I had the pleasure of visiting long-time SkillsUSA friend, Carolyn Warner, co-chair of the Skill Standards Commission and spending the afternoon meeting with John Huppenthal, co-chair of the Arizona Skills Standards Commission and the Superintendent of Public Instruction, Arizona Department of Education. It was also great to see long-time friend Mark Hamilton, deputy associate superintendent of CTE (and a former SkillsUSA state director) and Dennis Fiscus, team leader for the student organizations in the state department. Congratulations go to Arizona state director, Carrie Wolf.

Highlights

March 31st, 2012
  • We can hit the membership gong! We have surpassed last year’s membership total. As of yesterday, membership is 302,720. That’s 1,337 ahead of last year and some memberships are still coming into the office. Twenty-six state associations have now exceeded last year’s totals. The most recent is Wisconsin Postsecondary Division, Dale Drees, state association director.
  • The Louisiana Community and Technical College System (CTCS) has appointed a state association director, Jawan Ross, and is moving forward to reinstitute the SkillsUSA Louisiana College/Postsecondary Association. The association has been dormant for a year. Jawan was here in the national office on March 16 for some condensed and intense state director training. SkillsUSA welcomes Louisiana postsecondary back, and we’re pleased to hear the LCTCS director is talking about growing the association next year.
  • State conferences are underway. The SkillsUSA Georgia conference was a webcast over two days. Representative Jim Langevin, co-chair of the CTE Caucus spoke during the Rhode Island conference. Among his remarks to the students: “SkillsUSA students are the future innovators and job creators for our country.” That’s a nice message to carry. Staff will be visiting 20 state spring conferences.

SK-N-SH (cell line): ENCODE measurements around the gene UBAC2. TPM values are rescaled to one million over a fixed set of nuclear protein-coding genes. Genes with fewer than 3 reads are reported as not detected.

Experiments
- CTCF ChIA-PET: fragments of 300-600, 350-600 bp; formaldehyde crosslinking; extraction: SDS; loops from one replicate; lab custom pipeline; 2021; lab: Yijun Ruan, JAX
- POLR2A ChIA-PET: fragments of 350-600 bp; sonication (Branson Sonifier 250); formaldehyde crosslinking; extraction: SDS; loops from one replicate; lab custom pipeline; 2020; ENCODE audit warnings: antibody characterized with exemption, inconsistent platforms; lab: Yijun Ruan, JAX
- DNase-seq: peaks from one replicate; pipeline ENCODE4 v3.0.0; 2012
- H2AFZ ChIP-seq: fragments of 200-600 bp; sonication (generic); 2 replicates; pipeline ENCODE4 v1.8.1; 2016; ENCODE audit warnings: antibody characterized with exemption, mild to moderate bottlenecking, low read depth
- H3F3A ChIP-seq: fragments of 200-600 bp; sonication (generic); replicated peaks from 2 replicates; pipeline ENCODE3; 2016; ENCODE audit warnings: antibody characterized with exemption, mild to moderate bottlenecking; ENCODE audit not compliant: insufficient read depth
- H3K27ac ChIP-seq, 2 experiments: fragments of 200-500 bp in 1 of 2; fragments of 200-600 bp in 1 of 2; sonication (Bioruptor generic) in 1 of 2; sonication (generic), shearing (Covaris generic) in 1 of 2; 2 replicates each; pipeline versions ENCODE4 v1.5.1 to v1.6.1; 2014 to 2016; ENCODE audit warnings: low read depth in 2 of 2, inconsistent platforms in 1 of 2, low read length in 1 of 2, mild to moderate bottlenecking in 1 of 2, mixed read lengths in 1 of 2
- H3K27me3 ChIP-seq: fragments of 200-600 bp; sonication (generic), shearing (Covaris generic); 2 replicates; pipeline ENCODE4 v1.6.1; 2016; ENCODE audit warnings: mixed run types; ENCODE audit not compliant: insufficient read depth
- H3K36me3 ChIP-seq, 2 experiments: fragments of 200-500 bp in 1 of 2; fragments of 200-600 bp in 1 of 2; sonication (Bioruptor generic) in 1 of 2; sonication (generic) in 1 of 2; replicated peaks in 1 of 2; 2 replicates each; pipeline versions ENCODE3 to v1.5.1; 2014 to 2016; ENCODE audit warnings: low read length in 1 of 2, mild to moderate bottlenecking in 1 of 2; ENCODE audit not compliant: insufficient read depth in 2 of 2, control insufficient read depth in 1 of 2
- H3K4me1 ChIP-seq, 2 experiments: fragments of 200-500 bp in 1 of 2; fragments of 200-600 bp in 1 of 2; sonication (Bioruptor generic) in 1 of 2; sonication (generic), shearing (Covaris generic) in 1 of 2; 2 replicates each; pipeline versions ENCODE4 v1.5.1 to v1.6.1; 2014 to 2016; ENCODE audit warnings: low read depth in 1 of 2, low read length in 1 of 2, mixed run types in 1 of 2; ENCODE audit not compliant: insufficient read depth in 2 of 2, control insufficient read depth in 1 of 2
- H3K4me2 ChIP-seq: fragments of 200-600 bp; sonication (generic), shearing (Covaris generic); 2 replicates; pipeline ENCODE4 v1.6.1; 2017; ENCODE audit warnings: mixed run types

• On March 5, Bob Daly, senior vice president of Toyota Motor Sales, USA, Inc. stopped by the national office for a visit and to discuss opportunities to grow our partnership. Bob is also looking into ways Toyota and Toyota dealers can help support the CTSOs in California.
  • On March 6, I was part of a panel discussion during the ACTE Policy and Planning Seminar in Washington. The topic was Measuring Career Readiness Skills: Existing Practice, New Developments and the Challenges That Remain. The concern is finding or developing assessments that are more “career ready” inclusive. Of course, I was able to say during my remarks that SkillsUSA has been teaching and assessing employability skills since 1965 and I spoke about the Skill Connect Assessments and the Professional Development Program. My presentation was well received. Johan Uvin, deputy assistant secretary of OVAE gave a presentation entitled “Perkins Act Preview: Obama Administration.” Uvin said the administration wants to “further improve CTE.” The focus seems to still be on improving postsecondary degree attainment with “at least one year of postsecondary education.” He went on to say OVAE has developed a blueprint for reform, but hasn’t released it yet and that the administration has chosen 2013 for Perkins reauthorization. There will be three major statutory reforms: strengthen alignment of high schools, postsecondary and employers; better accountability systems; and, competitive funding to promote innovation and state reform. Questions from the audience were direct and tough on all three areas, particularly on the competitive funding and Uvin’s assertion that CTE didn’t have data to back up its claims of success.